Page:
The innovative tantric systems of the 1980s offered just such new classifications. For example, Chögyam Trungpa’s Shambhala terma classifies enlightened activities into “meek, perky, outrageous, and inscrutable,” each with a distinctive energy. The Aro gTér lists “nihilism, eternalism, monism, and dualism” as blockages yidams can overcome. (This set appears elsewhere in Buddhism, but not as a central theme.)

Passion in Sutrayana

Suntrayana—traditional non-tantric Buddhism—is mainly anti-passion. Certain feelings, such as the “Four Immeasurables” (or “Brahmaviharas”: benevolence, compassion, empathetic joy, equanimity), are allowed. Sutrayana condemns most others as defilements, disturbances to equanimity, and chains that bind you to the world. Also, the Immeasurables can hardly be called passions; they are more like abstract attitudes.

According to Sutrayana, you need to get rid of passions by any means necessary. It often uses violent, martial imagery, describing the heroic monk slaughtering passions as the despised enemy.

Much of the structure of monasticism exists to remove the stimuli that provoke strong emotions. To avoid lust, monks should minimize interactions with women. To avoid greed, monks are allowed almost no possessions. To avoid anger, interactions within the monastic sangha are tightly regulated to prevent conflict. (Or at least this is the theory; in practice, monasteries mostly ignore vinaya and pursue other aims.)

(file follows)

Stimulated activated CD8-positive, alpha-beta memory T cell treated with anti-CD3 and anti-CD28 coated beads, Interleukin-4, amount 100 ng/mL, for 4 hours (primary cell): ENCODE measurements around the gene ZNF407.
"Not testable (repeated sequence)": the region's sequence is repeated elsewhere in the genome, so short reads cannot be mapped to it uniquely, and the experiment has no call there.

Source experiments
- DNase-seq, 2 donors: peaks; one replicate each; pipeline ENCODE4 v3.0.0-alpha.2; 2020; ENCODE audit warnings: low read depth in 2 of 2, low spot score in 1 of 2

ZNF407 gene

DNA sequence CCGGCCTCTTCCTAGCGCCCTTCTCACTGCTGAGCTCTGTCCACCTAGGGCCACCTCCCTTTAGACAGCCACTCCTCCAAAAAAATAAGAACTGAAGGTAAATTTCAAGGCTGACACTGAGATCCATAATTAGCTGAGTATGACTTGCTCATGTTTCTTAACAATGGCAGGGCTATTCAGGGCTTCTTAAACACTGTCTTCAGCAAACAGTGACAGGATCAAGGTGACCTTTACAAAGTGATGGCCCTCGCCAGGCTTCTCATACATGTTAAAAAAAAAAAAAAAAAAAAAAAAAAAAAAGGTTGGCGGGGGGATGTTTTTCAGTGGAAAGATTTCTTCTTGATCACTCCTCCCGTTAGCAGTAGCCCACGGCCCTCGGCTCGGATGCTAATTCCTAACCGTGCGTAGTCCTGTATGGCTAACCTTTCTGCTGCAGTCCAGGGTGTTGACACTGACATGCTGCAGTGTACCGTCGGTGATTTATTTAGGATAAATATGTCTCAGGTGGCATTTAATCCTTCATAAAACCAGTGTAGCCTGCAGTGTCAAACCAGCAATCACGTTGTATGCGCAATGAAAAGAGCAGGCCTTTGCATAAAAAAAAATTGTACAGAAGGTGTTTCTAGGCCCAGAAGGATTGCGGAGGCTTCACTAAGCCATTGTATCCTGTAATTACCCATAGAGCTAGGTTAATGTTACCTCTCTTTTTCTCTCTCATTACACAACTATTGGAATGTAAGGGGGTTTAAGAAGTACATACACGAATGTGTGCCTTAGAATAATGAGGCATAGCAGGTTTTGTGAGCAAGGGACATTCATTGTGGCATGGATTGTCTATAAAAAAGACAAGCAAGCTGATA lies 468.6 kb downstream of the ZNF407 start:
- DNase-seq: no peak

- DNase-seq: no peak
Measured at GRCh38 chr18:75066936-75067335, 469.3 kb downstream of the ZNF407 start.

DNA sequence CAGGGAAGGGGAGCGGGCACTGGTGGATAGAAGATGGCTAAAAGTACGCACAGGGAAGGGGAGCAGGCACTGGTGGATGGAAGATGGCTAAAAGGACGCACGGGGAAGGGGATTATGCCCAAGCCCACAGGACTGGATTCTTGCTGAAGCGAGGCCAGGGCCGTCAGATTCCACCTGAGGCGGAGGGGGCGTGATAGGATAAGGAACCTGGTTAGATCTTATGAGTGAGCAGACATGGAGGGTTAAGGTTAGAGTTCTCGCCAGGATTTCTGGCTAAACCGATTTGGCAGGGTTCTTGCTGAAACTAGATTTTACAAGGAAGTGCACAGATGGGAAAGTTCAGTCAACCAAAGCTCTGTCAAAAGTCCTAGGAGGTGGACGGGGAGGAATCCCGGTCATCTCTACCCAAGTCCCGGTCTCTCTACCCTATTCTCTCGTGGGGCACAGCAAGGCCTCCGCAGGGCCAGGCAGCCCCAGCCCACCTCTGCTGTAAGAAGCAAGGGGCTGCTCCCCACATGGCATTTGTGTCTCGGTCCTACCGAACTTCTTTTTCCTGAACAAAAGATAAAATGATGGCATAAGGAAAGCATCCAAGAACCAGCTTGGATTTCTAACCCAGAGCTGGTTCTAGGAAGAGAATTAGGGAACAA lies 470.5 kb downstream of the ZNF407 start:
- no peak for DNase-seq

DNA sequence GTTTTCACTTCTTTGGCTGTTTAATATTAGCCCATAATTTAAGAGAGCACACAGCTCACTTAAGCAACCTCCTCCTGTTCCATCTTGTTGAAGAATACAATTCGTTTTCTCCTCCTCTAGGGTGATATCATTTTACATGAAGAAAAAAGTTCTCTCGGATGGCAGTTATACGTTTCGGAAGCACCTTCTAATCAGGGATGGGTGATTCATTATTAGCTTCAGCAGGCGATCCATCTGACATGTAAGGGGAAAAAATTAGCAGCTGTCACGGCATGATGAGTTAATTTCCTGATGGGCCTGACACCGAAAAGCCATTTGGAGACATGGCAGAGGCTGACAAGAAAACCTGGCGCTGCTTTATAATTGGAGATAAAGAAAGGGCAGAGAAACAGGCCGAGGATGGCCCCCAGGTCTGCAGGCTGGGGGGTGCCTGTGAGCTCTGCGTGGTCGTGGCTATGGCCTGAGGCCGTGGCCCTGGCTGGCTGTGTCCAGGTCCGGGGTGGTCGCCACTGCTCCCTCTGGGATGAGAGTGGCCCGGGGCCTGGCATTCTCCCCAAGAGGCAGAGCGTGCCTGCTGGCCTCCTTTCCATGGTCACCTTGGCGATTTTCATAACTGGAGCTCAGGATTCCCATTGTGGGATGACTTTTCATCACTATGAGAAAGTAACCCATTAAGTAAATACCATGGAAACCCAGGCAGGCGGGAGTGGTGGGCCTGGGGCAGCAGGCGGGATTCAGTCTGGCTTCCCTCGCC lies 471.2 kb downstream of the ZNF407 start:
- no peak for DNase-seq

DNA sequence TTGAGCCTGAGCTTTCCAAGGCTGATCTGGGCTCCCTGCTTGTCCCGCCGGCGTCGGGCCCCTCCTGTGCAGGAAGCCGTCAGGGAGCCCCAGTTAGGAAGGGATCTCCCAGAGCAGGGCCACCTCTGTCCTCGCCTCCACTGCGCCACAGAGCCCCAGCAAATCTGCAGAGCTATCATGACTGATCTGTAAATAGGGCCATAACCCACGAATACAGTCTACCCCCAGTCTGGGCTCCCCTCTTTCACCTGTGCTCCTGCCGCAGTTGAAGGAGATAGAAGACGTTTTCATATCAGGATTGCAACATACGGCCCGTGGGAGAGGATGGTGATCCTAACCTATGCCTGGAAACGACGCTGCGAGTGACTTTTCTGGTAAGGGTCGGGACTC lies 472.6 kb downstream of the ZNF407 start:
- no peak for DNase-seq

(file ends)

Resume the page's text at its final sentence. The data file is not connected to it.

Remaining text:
Removing provocative stimuli is not sufficient. Sutrayana also explicitly teaches the strategies of setting passions against each other, and of killing your own energy. For example, when you feel lust for someone, you should create artificial disgust as the “opponent power.” You should imagine their body as a rotting sack full of shit, piss, pus, slime, and decay. [I wonder how many monks become necrophiliacs?] Equanimity—the absence of all passion—is the ideal.

Smashing the chains of karma

Karma, if the idea makes any sense at all, is about causality.

Sutrayana tends to see karma as an external system of moral book-keeping. If you squash an ant in this life, that causes a brick to fall on your head in some future life. The way you achieve liberation is by “accumulating merit”; if you are nice enough for long enough, you are magically rewarded with enlightenment.

This is stupid. There’s no coherent explanation for how it’s supposed to work.

Alternatively, you can understand karma as habitual emotional patterns. For example, if your anger leads to violence, that generally makes other people violent in response, and your situation worsens. Here karma is not external, but a causal interaction between your psychology and the world.

Spaciousness can then be understood as breaking the links in the chains of karma. You let go of dysfunctional patterns of emotion-laden perception and knee-jerk action, and your situation improves. “Merit” is not required.

Sutrayana describes itself as a long-haul path. It takes billions of years (literally, billions, according to scripture) to accumulate enough merit to gain liberation.

Tantra describes itself as a quick path. You can gain liberation in a single lifetime, by unhooking the train of perception→emotion→action.

This explanation of karma at least makes sense. I doubt that it’s actually useful; I’d be happy to lose the word “karma” altogether. But if you insist on karma, why not go with a version that needs no cosmic magic?